I remember standing at Rome train station, the hustle of people rushing to platforms unknown. The timetable, ever changing, clicking of platform changes and announcements in loud, inaudible Italian voices confusing me even more. I had longed for this moment, it seems like my whole life. My Italian Journey, 4 weeks on my own, soaking up as much of the culture as I could. I think I’ve always wanted to be Italian!
I find my train, lug my enormous suitcase up the stairs. A kindly, slightly swarthy man offers to help. His open shirt, swirling grey haired chest adorned with thick golden chains, heaves it up onto the rack. I rather think he did an injury but kept his smile pasted on me. I sit, anticipation and anxietystarting to grip at my stomach as I head into the unknown. Leaving behind Scott and the boys, my 50th year and here I sit on a train bound for the little town of Panicale, in Umbria. I somehow traverse the stop in Chiusi and head to the car rental. He delivers me a tiny car, only inches bigger that my suitcase. I recall being completely breathless with fear as I get in this car on the wrong side, it is supposed to be an automatic but somehow has gears. I drive on the wrong side of the road and tenaciously head in the direction of the little apartment I have dreamt of for so long. After many winding roads and wrong turns, I arrive. I don’t know where to park, it’s a tiny fortified town. My 6 week beginner Italian course is seeming time wasted as I try and converse with a local policeman. Finally I find the Café I’m looking for and the man who’s face I have seen online for the past 2 yearsas my dream built momentum. “Buongourno Aldo, Mi chiami Linda, Apartmento Podesta, I spit out liltingly.
He smiles, hugs me and offers me a cool drink. He takes hold of my enormous suitcase and points for me to follow him. We climb up and up to the top of the little hill top town and he opens the door to a new world, a tiny little apartment at the base of the bell tower, my home for the next 3 weeks. After he has shown me around and leaves, I fall to my knees on the hard tile floor. From my depths come great, hacking sobs that rack my body for the next 6 hours. I feel stripped bare. This dream, this fantasy, this escape, into what? I thought paradise and this feels like hell. I barely leave the apartment for 2 days. Paralysed by what? I pick up my gorgeous, leather bound journal that was purchased to write my wonderful experience and I write and I write and write some more. I sustain myself with fresh local buffalo mozzarella, eggplants and olive oil on the freshest of breads.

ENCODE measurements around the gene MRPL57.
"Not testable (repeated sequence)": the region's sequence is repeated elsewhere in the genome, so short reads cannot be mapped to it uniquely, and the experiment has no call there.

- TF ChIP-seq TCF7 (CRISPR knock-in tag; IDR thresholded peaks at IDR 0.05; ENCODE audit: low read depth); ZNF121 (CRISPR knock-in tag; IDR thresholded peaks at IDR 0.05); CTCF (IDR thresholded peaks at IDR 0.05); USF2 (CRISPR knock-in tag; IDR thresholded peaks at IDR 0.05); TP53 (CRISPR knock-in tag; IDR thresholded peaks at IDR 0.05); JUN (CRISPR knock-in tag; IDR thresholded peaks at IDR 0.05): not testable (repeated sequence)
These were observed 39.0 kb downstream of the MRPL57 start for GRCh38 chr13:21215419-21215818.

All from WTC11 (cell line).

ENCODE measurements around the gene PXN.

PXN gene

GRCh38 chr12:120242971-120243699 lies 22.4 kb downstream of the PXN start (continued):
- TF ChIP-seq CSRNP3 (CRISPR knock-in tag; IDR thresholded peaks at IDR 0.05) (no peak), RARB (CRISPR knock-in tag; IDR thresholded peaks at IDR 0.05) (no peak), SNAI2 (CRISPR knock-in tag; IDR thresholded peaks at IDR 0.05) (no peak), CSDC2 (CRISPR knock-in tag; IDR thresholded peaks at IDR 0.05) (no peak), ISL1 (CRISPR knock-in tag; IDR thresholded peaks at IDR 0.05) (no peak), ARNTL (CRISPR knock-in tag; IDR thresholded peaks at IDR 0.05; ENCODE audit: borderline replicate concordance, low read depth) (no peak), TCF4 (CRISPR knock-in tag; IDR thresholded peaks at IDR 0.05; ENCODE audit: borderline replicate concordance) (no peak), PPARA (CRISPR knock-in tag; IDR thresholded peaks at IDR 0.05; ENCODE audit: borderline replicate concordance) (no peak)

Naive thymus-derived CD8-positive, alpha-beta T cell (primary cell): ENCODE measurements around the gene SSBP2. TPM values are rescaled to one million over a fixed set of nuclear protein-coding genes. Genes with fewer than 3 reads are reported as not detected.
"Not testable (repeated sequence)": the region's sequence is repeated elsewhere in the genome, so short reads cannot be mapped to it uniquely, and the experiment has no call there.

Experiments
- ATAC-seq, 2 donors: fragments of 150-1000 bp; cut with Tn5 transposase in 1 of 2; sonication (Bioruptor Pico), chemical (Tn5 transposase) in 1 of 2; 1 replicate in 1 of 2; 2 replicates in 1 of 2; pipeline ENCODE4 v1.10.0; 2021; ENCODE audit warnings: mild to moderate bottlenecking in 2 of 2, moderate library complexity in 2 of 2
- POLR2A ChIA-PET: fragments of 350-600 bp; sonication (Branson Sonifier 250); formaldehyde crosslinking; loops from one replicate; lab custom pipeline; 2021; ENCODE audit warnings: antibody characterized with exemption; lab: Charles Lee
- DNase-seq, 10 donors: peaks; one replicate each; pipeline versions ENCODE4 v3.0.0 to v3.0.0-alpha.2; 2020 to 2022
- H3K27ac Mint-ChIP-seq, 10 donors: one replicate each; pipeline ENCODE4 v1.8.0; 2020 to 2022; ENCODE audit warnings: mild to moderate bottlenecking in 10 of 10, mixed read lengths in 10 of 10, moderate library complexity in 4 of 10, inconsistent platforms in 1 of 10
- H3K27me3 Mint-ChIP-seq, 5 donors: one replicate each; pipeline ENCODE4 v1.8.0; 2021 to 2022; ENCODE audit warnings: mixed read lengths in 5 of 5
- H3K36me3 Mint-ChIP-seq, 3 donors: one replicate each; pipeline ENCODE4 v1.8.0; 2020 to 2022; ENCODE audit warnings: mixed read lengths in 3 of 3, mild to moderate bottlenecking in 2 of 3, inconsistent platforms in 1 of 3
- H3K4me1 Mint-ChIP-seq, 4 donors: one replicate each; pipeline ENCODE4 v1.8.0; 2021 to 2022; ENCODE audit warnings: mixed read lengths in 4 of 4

I start to appear on the pages on day 3. I can see myself, I can see the fierce independence. I’m meeting a much younger me, who had to look out for herself. No one to help me, guide me or protect me. Me against the world. It astounds me that I have a 27 year old marriage and family unit when my independence is worn like a suit of armour.
I start to delve into my marriage on the pages and see that all I really want is to be part of it and really with Scott. This solo journey of my life over the past 35 years isn’t working anymore. I can feel safe in the arms of my relationship.
As this new awareness emerges, I too emerge from my bell tower, which, by the way, chimes every half hour from 6am to 11pm. I have never had to wonder what the time is here.
I love my little apartmento, I love my little town, where no-one speaks English and where I am welcomed each day with a smile and a recommendation to try something new each day by the point of a hard worked finger.
I start to stroll around town, hidden little parks, tiny museums. Goat farmers high on the hill. Stories and secrets hidden in pockets around the town.
The old couple who sit at the bus stop every day. The man with the crinkly eyes who doffs his hat to each morning and night.
I will miss this town, this chapter in my life. I will never forget the journey I went on here..